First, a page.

A Practical Guide to Stoic Wisdom
Are you wise, or do you tend to act like a fool?
Chances are, you’re less wise than you think. Your mind continuously tricks itself, and your biases screw you over while you are ignorant of most.
For example, when things go well, you’ll likely attribute it to yourself. When things go wrong, you blame it on the situation. Sounds familiar? I know it does to me.
It took a long time for me to understand I am less wise than I like to believe. The older I get, the more I realize how little I know. The truth of the matter is that most of us are stupid or foolish at best.
For Stoics, you are wise, or you are not. There is no in-between. Luckily, we can strive to become wise. How? Through deliberate practice.
I’m no sage, but I dare to say I am a bit better than I was yesterday. My improvement comes in tiny amounts, and it accumulates. As Zeno said:
“Well-being is realized in small steps, but is truly no small thing.”—Zeno
As discussed in the initial article of this series, the Stoic road to happiness is by obtaining life skills. The four Stoic life skills are wisdom, courage, justice, and moderation (self-control or temperance).
For every Stoic life skill/virtue, you need wisdom. Having Stoic wisdom means knowing what is right and what is wrong. It’s the understanding of how to act and how not to act in every situation you face. Stoic wisdom is therefore fundamentally practical.
To develop practical wisdom, it’s necessary to learn how to think. Specifically, you need to learn clear thinking. That is why wisdom is a virtue in itself that needs cultivation.
Stoicism is a philosophical framework that teaches us to love wisdom (the literal meaning of ‘philosophy’) and provides the tools to nurture it. Stoic tools are mostly psychological exercises that you need to do daily to be effective. When done consistently, Stoic exercises will transform you.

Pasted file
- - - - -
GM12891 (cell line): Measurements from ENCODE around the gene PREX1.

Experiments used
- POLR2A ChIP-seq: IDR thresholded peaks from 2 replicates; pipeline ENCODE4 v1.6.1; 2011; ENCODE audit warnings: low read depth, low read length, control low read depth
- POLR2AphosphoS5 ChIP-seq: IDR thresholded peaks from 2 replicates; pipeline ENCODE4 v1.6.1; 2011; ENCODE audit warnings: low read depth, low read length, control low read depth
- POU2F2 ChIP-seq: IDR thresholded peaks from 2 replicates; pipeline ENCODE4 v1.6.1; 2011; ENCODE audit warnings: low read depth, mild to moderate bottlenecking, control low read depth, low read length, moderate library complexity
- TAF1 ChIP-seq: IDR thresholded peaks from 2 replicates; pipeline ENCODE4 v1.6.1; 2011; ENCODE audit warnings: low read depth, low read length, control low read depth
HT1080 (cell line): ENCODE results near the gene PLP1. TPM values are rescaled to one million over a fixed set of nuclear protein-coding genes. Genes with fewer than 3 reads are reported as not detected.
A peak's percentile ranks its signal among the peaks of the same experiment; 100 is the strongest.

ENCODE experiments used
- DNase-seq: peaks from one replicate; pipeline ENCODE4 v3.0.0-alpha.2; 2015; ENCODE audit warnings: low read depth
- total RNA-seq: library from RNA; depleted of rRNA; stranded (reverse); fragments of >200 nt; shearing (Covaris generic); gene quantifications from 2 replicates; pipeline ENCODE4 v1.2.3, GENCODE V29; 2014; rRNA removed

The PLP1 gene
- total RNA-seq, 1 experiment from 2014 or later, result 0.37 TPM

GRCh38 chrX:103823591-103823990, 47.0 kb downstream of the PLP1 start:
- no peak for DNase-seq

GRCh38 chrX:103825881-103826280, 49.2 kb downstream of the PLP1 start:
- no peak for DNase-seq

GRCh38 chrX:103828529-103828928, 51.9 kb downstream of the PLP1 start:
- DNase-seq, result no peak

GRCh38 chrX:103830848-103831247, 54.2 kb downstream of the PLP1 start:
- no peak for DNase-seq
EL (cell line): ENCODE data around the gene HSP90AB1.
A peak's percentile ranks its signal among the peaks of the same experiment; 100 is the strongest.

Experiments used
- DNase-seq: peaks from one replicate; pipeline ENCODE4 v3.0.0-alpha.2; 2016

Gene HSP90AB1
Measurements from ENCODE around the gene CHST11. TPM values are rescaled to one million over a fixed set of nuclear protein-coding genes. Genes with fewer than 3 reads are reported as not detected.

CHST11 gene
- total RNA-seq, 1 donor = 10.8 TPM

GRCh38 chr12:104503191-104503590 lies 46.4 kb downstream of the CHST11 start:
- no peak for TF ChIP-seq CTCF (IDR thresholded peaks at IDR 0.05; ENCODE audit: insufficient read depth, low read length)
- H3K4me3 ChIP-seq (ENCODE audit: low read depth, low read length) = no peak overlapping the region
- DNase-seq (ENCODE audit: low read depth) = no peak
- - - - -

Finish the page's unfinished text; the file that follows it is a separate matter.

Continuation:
In this article, we’ll have a look at what Stoic wisdom is, why it’s an important virtue to develop, and how you can start cultivating wisdom right now.
Ready? Let’s dive in!
What is Stoic Wisdom?
Our senses receive 11 million bits of information per second, but our brain is only capable of processing 50 bits per second. We better make sure we have all the bandwidth available to process them.
How can we optimize mental processing? By developing clear thinking, which is where Stoicism comes in handy.
Stoic wisdom answers questions like, “What is worth focusing on in life?”, “How should I talk to myself?“, and “How can I best react in this situation?”.
These questions have no easy answers, and they are slightly different for everybody based on their unique circumstances. But there are overreaching ideas that can benefit everyone.
Early Stoics were philosopher-psychologists who understood the human psyche well. They realized that human emotions are caused by beliefs we hold, either consciously or unconsciously.
Early Stoics were also natural scientists. They observed how reality works and searched for ways to thrive. They understood that we humans are a social species and that we need to cooperate with others to succeed.
By investigating the inner (mental) world in combination with the outer (physical) world, Stoics created a framework to achieve wisdom. Using the Stoic framework, we can develop a healthy relationship with ourselves (our thoughts and emotions), and with others (how we perceive and treat them).
Why Develop Stoic Wisdom?
Modern psychological research has proven the ancient Stoics right, and modern psychotherapies still benefit from Stoic insights.
Psychological frameworks like Rational-Emotive Behavioral Therapy (REBT) and Cognitive-Behavioral Therapy (CBT) have borrowed a lot from Seneca, Epictetus, and Marcus Aurelius. For example, many anger management programs still use Seneca’s work on anger as the go-to manual!
What was it the Roman Stoics understood that many moderns do not? The first concept in Stoicism that will help you see things clearly is the knowledge that some things are under your control while other things are not. We can read this idea in the opening words of Epictetus’ Handbook: